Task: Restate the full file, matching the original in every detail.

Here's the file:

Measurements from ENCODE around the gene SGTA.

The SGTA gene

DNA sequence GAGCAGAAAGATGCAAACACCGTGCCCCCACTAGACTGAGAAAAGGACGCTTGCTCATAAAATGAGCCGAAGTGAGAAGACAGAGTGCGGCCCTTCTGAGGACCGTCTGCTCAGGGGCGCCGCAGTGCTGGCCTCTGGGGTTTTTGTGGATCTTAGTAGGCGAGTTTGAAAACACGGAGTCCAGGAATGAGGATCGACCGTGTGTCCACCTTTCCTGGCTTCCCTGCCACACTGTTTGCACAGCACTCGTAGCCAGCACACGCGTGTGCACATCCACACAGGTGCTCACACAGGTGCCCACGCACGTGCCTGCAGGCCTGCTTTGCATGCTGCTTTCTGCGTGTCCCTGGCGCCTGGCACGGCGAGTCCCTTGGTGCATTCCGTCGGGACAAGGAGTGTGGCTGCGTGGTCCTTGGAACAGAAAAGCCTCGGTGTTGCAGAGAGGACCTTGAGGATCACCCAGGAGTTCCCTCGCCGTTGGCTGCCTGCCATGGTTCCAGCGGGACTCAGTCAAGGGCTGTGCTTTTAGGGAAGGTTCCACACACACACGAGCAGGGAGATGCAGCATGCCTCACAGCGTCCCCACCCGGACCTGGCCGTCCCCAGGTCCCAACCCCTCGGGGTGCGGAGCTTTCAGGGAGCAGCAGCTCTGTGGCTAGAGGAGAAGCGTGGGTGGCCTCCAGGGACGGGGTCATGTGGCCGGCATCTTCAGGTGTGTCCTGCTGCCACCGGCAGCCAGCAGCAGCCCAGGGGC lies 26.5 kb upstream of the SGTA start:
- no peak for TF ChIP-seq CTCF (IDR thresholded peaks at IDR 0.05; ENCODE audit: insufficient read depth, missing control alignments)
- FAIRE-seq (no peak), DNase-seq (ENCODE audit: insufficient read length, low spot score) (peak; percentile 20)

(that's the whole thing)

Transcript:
Measurements from ENCODE around the gene SGTA.

The SGTA gene

DNA sequence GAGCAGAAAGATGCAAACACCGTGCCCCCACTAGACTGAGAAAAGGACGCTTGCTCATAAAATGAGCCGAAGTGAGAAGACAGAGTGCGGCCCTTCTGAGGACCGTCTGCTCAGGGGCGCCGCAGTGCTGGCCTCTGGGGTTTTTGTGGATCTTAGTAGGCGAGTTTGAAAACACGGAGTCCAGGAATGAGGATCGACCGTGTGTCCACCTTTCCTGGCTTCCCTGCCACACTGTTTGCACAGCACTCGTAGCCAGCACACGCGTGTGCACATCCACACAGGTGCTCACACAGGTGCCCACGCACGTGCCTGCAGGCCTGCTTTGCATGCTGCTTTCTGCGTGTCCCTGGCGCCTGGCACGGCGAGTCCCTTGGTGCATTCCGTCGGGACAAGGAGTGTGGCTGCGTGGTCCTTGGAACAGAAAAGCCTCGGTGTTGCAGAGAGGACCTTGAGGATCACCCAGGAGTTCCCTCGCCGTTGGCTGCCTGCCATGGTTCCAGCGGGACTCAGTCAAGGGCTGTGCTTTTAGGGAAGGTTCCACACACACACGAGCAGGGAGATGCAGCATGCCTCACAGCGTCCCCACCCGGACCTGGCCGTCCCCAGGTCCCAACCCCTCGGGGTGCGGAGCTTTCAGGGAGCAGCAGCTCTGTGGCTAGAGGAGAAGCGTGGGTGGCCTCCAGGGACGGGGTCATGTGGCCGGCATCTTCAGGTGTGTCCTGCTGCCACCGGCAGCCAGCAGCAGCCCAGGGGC lies 26.5 kb upstream of the SGTA start:
- no peak for TF ChIP-seq CTCF (IDR thresholded peaks at IDR 0.05; ENCODE audit: insufficient read depth, missing control alignments)
- FAIRE-seq (no peak), DNase-seq (ENCODE audit: insufficient read length, low spot score) (peak; percentile 20)